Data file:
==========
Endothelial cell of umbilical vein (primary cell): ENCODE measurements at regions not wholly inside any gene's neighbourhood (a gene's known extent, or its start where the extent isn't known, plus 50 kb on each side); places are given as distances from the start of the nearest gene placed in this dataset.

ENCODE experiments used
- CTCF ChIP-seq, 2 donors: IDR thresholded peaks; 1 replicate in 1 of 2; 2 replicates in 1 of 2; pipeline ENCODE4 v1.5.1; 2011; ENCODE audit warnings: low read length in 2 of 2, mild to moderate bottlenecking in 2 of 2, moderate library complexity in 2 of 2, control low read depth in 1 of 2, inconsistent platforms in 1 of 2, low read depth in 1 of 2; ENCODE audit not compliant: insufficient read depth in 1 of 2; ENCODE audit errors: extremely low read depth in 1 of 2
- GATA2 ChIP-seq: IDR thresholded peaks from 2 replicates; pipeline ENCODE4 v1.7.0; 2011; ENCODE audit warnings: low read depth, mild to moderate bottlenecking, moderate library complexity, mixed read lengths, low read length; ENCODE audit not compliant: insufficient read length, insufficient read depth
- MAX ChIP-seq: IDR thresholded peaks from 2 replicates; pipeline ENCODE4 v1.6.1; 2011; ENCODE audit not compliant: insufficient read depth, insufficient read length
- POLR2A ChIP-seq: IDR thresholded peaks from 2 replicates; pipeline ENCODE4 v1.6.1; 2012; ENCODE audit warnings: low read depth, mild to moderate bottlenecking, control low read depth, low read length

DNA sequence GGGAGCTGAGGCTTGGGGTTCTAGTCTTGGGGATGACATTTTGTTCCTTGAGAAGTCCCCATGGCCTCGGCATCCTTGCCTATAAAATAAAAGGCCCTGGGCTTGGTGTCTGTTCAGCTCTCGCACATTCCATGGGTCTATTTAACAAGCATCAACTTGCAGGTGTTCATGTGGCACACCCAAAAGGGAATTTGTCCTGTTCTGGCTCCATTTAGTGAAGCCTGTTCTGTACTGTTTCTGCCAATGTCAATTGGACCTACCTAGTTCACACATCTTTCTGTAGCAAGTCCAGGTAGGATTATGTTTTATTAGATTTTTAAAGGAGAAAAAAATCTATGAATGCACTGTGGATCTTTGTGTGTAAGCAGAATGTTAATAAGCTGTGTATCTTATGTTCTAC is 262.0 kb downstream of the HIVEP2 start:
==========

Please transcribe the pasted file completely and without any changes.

Endothelial cell of umbilical vein (primary cell): ENCODE measurements at regions not wholly inside any gene's neighbourhood (a gene's known extent, or its start where the extent isn't known, plus 50 kb on each side); places are given as distances from the start of the nearest gene placed in this dataset.

ENCODE experiments used
- CTCF ChIP-seq, 2 donors: IDR thresholded peaks; 1 replicate in 1 of 2; 2 replicates in 1 of 2; pipeline ENCODE4 v1.5.1; 2011; ENCODE audit warnings: low read length in 2 of 2, mild to moderate bottlenecking in 2 of 2, moderate library complexity in 2 of 2, control low read depth in 1 of 2, inconsistent platforms in 1 of 2, low read depth in 1 of 2; ENCODE audit not compliant: insufficient read depth in 1 of 2; ENCODE audit errors: extremely low read depth in 1 of 2
- GATA2 ChIP-seq: IDR thresholded peaks from 2 replicates; pipeline ENCODE4 v1.7.0; 2011; ENCODE audit warnings: low read depth, mild to moderate bottlenecking, moderate library complexity, mixed read lengths, low read length; ENCODE audit not compliant: insufficient read length, insufficient read depth
- MAX ChIP-seq: IDR thresholded peaks from 2 replicates; pipeline ENCODE4 v1.6.1; 2011; ENCODE audit not compliant: insufficient read depth, insufficient read length
- POLR2A ChIP-seq: IDR thresholded peaks from 2 replicates; pipeline ENCODE4 v1.6.1; 2012; ENCODE audit warnings: low read depth, mild to moderate bottlenecking, control low read depth, low read length

DNA sequence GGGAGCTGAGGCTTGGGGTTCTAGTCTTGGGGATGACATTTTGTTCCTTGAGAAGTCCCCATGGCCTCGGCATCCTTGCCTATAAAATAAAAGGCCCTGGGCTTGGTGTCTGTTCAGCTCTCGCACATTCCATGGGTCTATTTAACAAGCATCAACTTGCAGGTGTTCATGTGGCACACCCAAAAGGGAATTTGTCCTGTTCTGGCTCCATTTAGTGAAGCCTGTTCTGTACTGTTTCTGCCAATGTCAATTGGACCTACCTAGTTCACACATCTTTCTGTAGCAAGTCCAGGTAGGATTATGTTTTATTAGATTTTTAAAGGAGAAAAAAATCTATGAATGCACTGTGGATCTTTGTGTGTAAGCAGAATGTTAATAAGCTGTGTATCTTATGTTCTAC is 262.0 kb downstream of the HIVEP2 start: